When I was a nipper the Matthew Broderick movie War Games was about as far as anybody got to internet safety, and that didn’t really change until I was at university writing about the local music scene in the early days of the world wide web.
Things are obviously an awful lot different now. Everything is connected, the idea of having to wait for TV scheduling is increasingly becoming anathema for kids raised with on demand telly, and as parents we really need to get with the programme or risk having our kids exposed to all sorts of horror online.
Enter, Parent Alert!
Parent Alert! How To Keep Your Kids Safe Online is an ace book by Nadia Sawalha and Kaye Adams, with security expert Will Geddes that deals with how to be responsible as an adult with regards to the internet use by your kids.
The book manages that neat feat of being both easy to dip into but very (very) comprehensive. Without wanting to sound full of myself, I actually learnt quite a lot, which surprised me.
The obvious things to worry about as a parent are i) porn and ii) our kids getting groomed by sweaty men who live in their mum’s basements and want to abduct our kids. But the obvious worries aren’t necessarily the most pernicious, and things like innocent YouTube videos running on to really inappropriate stuff or the whole incel movement, gamergate and many other things that younger people lack the experience or world view to know are stupid as anything.
Even as someone who often gets accused of working in IT (I’m an accountant, I just like tinkering with technology), there are areas of it all that still confuse me.
I’ve never really understood the attraction of Minecrafters like Dan TDM or Lady DJ Shadow, but I do know that Pew Pie Die and Logan Paul aren’t suitable for kids. But to be brutal honest, I’m more afraid of what I don’t know I should be afraid of.
Internet Safety tips are necessary for kids of all ages
Still, as the kids get older we’ve had to take some steps towards online (and offline for that matter) safety.
- My Playstation and Xbox accounts are both password protected to stop the kids playing unsuitable content (and not, as the eldest accused me, to stop him artificially improving my rank on Overwatch).
- The kids have profiles that are in both instances linked to Family Accounts. This lets us set time limits and restrictions on what they can play and when.
- I’ve also signed up to Circle, the Disney owned WiFi management app that’s compatible with our Netgear Orbi router. This lets me filter website sites, content types, and internet usage with a lot of granularity on a device by device basis, much to the chagrin of the kids! I’ve managed to block the internet on Ned’s iPad from 7pm in the evening and he isn’t very happy I can tell you.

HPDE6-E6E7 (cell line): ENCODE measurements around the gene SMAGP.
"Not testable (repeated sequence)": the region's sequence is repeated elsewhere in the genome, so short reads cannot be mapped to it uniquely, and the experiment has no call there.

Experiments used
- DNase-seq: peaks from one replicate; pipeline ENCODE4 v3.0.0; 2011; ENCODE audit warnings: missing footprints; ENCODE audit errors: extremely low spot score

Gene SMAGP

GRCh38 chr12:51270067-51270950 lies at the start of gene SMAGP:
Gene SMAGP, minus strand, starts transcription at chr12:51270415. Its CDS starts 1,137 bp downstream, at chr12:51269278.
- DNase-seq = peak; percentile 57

What is important though is to treat your kids with respect and talk to them about the pitfalls of doing certain things. I’ve already had the “don’t take pictures of your bits” conversation with our two oldest kids (11 and 9), because although it’s pretty obvious, it still needs to be said and there is no harm reinforcing things as far as I’m concerned.
We have a family computer in our dining room/lounge, which means that the kids can use the computer (theres a plugin for Google’s Chrome browser that blocks out certain categories of search result and actual websites which is a good tool) whilst being supervised.
It’s always worth making sure things are done in plain sight because if anything untoward pops up you can have a constructive chat about it.
My key takewaways
One of the big takeaways I took from Parent Alert How To Keep Your Kids Safe Online is to pay more attention to unusual moods or behaviour in my kids as a potential sign that they’ve been disturbed by something they’ve seen online or by an interaction or incident with someone they might have been gaming with.
I think as parents we always tend to assume that upset starts and ends in the playground but of course there is a lot more to it than that in todays connected world. In many ways I’m glad I didn’t have a modem plugged into my Spectrum when I was growing up. Usenet would have been too much for me to deal with!
Reading this book and having a good think about it all has really upped my e-safety game. I’d heartily recommend you do the same! You don’t have to be an IT guru or a connected person to read and understand the issues involved on being online. But neither should you succumb to the moral panic that everything online is going to be bad. Things are never black and white after all.
We’re giving away 3 copies of Parent Alert too! Just enter your details below and good luck!